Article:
DAY 285 - DECEMBER 30, 2011


Today 500,000 protesters have gathered around Syria, the largest in the history of the conflict. With the situation in Syria intensifying daily, Barbara Walters interviews Bashar Al Assad for US television station, ABC News. In the interview, Assad attests that he is neither responsible for the government crackdown nor guilty of human rights violations. More soldiers from the Syrian army continue to defect to FSA forces around the country and the UN formally announces that approximately 5,000 people have died during the uprising.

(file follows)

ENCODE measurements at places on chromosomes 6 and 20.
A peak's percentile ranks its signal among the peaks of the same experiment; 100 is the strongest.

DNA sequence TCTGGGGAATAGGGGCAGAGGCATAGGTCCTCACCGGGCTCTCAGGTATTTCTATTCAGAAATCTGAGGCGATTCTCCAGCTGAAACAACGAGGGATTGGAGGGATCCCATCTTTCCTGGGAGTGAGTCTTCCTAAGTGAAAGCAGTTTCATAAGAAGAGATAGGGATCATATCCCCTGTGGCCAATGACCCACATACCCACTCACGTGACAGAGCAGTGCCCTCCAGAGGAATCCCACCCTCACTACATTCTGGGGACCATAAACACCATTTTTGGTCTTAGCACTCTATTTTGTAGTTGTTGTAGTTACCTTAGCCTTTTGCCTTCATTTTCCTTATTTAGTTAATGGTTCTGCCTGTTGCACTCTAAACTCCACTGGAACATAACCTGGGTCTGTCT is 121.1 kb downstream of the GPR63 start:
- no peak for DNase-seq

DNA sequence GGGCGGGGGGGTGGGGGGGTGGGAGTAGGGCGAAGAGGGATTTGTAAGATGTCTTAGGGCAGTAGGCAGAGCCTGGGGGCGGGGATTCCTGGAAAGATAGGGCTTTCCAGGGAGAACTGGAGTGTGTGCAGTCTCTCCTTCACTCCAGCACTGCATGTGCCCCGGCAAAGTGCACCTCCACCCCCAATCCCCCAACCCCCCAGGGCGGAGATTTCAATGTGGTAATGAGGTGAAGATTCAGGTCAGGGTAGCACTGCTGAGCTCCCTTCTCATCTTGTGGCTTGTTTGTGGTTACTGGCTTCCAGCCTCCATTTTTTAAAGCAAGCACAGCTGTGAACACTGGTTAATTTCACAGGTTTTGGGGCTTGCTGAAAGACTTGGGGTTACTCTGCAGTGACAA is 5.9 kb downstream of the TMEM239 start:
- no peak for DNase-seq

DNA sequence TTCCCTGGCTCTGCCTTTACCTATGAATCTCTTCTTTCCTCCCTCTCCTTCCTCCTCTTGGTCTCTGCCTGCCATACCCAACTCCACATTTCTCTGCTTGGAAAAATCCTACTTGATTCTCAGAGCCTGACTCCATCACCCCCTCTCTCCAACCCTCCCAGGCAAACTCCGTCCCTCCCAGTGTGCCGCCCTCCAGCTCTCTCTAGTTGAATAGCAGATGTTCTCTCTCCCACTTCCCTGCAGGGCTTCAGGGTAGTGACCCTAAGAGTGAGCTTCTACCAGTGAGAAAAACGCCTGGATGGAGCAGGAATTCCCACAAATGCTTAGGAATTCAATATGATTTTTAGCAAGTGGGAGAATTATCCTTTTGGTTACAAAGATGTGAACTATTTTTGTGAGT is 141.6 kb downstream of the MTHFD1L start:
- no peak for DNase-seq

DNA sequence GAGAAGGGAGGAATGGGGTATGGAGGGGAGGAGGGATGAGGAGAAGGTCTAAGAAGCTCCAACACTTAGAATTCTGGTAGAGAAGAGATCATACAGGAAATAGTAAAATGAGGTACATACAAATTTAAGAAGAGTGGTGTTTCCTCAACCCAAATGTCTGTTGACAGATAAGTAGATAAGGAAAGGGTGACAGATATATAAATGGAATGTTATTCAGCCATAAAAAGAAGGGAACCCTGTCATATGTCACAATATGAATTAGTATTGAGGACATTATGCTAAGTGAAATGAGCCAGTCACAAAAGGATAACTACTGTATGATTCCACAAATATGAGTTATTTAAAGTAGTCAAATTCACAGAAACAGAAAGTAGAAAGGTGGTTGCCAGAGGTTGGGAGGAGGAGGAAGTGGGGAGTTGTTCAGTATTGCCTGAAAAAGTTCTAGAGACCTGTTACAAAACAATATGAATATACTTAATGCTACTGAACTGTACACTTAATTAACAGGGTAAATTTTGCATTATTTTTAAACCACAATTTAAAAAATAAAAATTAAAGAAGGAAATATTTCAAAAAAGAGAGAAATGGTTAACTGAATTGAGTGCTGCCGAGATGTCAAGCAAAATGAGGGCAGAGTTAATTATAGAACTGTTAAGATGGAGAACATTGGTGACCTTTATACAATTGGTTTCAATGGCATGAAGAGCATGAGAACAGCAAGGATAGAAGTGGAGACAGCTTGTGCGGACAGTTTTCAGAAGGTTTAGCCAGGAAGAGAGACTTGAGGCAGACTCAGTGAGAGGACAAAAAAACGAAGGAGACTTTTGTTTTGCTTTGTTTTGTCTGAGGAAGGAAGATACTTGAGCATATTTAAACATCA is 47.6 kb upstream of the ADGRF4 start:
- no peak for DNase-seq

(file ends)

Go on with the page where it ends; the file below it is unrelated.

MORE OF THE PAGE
You and Jeremy have been living with the Sham Falcon Brigade, a group of moderate Sunni rebels, for two months. At the Bab Al Hawa crossing the Syrian authorities have stopped letting vehicles with Turkish plates cross into Syria. You are lucky you made it in when you did. But it also means it is going to be hard to get out. You spend Christmas with Tarek (your dubious fixer) and the Falcons in the city of Idlib where you tell them about the West's cultural customs surrounding Christmas. You bond with the fighters over the importance of family, especially during the holidays. You know that it was a family affair that caused most of the fighters to take up arms in the first place. Somewhere down the line, Assad hurt one of their brothers and they, the rebels, are trying to avenge them. You learn that the FSA is very much centered around enlisting on the local and neighborhood level. In one way this fragments the brigades but in another, it keeps each group of fighters closer. Most of the time they've known each other from childhood. You meet one fighter named Mousa--or as the Falcon's call himThe Iraqi--who is an interesting case. Mousa came over from Iraq after his cousin and brother were killed at a protest in Daraa, at the beginning of the revolution. He is only 18 but has the heart of a champion. He speaks little English but you're always surprised how much you can communicate without language. Your haptic skills at this point have gotten very good. You have been trying to file stories about the regular people on the ground in Syria rather than the most recent protest or the bloodshed or the body count. Your editors hate this. For the most part it doesn't bring page views and therefore isn't relevant to them. You don't care. They aren't paying you enough to compromise what you find to be the most compelling.